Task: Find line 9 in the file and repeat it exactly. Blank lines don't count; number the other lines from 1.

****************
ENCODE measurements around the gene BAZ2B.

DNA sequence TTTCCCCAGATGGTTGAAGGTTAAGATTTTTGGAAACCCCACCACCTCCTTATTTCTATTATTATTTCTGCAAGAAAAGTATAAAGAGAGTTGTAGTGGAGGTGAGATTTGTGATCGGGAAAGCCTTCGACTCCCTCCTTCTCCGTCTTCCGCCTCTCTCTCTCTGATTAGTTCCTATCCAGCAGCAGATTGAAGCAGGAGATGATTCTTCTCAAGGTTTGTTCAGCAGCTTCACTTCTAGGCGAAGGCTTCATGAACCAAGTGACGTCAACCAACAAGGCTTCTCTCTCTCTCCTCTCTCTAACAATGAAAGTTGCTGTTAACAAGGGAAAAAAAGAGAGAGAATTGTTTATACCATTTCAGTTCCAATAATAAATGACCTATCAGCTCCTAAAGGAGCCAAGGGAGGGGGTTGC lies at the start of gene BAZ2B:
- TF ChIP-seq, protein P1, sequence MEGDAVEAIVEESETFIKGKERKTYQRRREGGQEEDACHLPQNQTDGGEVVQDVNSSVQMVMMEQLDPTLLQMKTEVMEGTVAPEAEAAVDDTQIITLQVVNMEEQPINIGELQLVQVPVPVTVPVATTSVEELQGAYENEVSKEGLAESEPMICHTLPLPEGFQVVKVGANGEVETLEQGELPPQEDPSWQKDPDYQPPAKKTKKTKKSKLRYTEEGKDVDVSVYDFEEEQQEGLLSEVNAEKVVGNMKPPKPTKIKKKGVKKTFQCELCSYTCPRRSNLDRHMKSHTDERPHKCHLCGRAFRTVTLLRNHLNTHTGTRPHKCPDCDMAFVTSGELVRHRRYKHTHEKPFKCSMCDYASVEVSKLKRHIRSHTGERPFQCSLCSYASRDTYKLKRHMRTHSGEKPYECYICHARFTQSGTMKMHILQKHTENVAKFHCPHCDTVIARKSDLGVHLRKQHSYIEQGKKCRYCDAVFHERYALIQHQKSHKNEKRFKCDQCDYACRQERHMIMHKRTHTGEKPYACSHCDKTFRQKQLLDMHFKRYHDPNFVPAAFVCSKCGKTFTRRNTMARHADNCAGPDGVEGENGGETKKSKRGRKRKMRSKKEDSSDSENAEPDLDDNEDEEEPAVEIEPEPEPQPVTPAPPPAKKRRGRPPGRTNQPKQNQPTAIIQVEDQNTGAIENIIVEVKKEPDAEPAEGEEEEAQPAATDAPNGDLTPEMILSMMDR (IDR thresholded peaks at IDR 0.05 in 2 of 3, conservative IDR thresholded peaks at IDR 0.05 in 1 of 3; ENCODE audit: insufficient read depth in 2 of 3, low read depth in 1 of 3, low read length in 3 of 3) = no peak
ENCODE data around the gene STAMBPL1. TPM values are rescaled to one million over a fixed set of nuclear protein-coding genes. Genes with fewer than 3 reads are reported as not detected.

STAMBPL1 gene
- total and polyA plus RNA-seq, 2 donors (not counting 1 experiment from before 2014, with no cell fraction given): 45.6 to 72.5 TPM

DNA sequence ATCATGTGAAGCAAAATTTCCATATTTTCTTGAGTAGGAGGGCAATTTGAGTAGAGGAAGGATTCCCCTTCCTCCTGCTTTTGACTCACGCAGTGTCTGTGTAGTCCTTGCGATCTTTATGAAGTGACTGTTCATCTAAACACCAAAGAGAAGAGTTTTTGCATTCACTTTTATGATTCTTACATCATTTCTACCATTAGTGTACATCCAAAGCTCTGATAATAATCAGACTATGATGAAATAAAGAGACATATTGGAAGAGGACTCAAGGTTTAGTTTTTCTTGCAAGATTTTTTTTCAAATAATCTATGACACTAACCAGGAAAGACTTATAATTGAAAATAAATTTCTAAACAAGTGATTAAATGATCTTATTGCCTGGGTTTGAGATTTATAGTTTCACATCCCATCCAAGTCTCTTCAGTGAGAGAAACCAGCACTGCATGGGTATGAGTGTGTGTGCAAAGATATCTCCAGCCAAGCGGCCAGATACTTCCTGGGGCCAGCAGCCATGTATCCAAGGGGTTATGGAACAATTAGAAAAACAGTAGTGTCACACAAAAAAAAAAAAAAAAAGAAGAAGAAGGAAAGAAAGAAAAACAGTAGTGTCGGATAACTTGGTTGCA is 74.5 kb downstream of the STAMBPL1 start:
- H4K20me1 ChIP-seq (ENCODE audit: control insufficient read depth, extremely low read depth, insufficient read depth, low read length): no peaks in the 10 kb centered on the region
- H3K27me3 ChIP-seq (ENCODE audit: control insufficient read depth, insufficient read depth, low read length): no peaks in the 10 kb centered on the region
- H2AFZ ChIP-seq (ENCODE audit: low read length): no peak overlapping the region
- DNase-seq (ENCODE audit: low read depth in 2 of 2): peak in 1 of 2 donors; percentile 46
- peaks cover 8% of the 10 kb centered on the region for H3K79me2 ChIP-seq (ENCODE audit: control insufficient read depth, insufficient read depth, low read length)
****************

- H3K27me3 ChIP-seq (ENCODE audit: control insufficient read depth, insufficient read depth, low read length): no peaks in the 10 kb centered on the region